blocked path of corrosion agent, due to layering, as will
be discussed later. Polarization curve shown in Figure 3
demonstrates that CMA coating with (Zn-Co)3.0/5.0/300
configuration is the most corrosion resistant.
3.5.2. Electrochemical Impedance Spectroscopy
Though potentiodynamic polarization technique is used
to study the kinetics of an electrode reaction, the result is
often corrupted by side effects such as the charging curr-
ents of the double layer observed on a time-scale of the
order of a millisecond, or by the ohmic drop associated to
the experimental setup [15]. The response of reversible
electrochemical systems studied in the presence of an oh-
mic drop unfortunately resembled the response of kin-
etically slow systems. The best way of differentiating the
kinetics of an electrode reaction from experimental side
effects is to use an excitation function covering a large
time domain. The most common of these techniques is
EIS where the electrode potential excitation function is a
sine wave of variable frequencies [24]. Accordingly, the
corrosion behavior of the coatings can be assessed, in
terms of electrical double layer (EDL) capacitor model,
with treating the substrate and medium as parallel plates,
and the coating in between them, as dielectrics of the
capacitor. When AC signal of small amplitude of ±10
mV is applied over a wide frequency limit are used, the
impedance data points obtained are the response of the
corrosion circuit, consisting of capacitance C, inductance,
Figure 3. Potentiodynamic polarization curves of CMA
(Zn-Co)3.0/5.0 coatings with different number of layers at
scan rate 1 mV·s1.
Copyright © 2012 SciRes. JMMCE
R. S. BHAT, A. C. HEGDE 901
L and resistance, R. The impedance data points obtained,
over the wide range of frequency is indicative of its
corrosion stability. Figure 4 shows the EIS Nyquist plots
of (Zn-Co)3.0/5.0 coatings, with different number of layers.
Impedance signals clearly indicate that the polarization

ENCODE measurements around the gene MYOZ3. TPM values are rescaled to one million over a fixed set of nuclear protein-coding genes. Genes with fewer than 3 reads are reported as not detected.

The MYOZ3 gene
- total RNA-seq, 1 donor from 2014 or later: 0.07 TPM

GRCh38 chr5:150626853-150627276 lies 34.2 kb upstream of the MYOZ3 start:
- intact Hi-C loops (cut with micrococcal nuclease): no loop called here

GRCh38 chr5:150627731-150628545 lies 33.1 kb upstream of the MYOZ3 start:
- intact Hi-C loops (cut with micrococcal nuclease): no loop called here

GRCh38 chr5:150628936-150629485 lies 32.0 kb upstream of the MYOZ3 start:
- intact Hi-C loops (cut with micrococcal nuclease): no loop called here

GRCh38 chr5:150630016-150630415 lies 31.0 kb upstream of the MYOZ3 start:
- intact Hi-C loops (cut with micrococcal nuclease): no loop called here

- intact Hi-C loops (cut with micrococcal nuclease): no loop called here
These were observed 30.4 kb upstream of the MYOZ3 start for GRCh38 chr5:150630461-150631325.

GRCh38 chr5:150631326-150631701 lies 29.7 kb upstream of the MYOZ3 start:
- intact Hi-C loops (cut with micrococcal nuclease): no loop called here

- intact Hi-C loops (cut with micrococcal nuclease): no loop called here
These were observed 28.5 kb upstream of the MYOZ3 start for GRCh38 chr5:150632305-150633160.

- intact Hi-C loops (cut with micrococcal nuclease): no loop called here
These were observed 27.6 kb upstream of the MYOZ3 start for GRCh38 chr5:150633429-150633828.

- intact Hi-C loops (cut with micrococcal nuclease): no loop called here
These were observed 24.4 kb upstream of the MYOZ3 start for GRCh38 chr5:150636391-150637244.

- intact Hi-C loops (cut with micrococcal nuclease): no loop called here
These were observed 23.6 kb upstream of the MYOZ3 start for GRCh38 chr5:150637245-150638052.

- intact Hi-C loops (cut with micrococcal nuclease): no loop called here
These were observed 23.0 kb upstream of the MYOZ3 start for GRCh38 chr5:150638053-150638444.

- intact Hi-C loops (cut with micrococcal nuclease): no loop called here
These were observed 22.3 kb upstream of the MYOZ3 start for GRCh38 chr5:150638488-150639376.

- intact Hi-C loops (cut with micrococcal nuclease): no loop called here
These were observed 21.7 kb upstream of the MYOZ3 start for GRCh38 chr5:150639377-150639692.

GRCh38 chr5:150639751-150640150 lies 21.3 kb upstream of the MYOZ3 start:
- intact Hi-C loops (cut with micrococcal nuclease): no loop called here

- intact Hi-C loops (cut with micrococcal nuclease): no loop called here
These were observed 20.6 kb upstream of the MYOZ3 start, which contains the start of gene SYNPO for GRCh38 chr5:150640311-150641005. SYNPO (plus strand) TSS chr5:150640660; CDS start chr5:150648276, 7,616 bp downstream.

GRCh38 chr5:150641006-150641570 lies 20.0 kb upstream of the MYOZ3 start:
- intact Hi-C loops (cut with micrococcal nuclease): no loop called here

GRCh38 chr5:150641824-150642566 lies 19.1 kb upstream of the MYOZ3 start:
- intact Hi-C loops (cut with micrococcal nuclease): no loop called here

resistance, RP of the coatings increased progressively
with the number of layers (up to 300 layers), and then de-
creased (600 layers).
3.6. Dielectric Spectroscopy
The EIS data points can be used to calculate the relative
permittivity, εr of the coatings from film thickness, δ and
area, A and capacitance C, using the equation
where, ε0 is permittivity of the vacuum. Improved corro-
sion resistance of CMA coatings can be explained in
terms of the effect of time dependent electric field (i.e.
frequency response). Figure 5 shows the variation of
relative permittivity versus frequency, of the coatings
having different number of layers. It was observed that
the value of εr for all coatings is high at low frequency
which are diminished as the frequency is increased. At
low frequency side, the decrease of εr with increase of
number of layers indicates that the dielectric barrier of
coatings has increased with layering. This attributes to
the increased interfacial polarization effect, caused by the
heterogeneous media consisting of phases with different
dielectric permittivity [25]. There are many causes for
heterogeneity in materials, but concerning the CMA coa-
tings discussed in present work is related to interfaces
created by layering. Thus it may be summarized as the
peak corrosion resistance of CMA (Zn-Co)3.0/5.0/300 coat-
ing is due to the decreased permittivity of the coating.
Figure 4. Nyquist plots of CMA Zn-Co coating system with
(Zn-Co)3.0/5.0 configuration having different number of la-
3.7. Comparison between Monolayer and CMA
Zn-Co Coatings
On comparing the corrosion rate of (Zn-Co)3.0/5.0/300, giv-
en in Table 2, with that of monolayer Zn-Co alloy, at 4.0
A/dm2 (Table 1), it was found that the CMA coating is
~40 times higher corrosion resistant. Potentiodynamic
polarization behaviors of monolithic and CMA coatings
(under optimal conditions) is shown in Figure 6. A drastic
decrease of corrosion current, icorr was observed when the
coating pattern was changed from monolayer to multilayer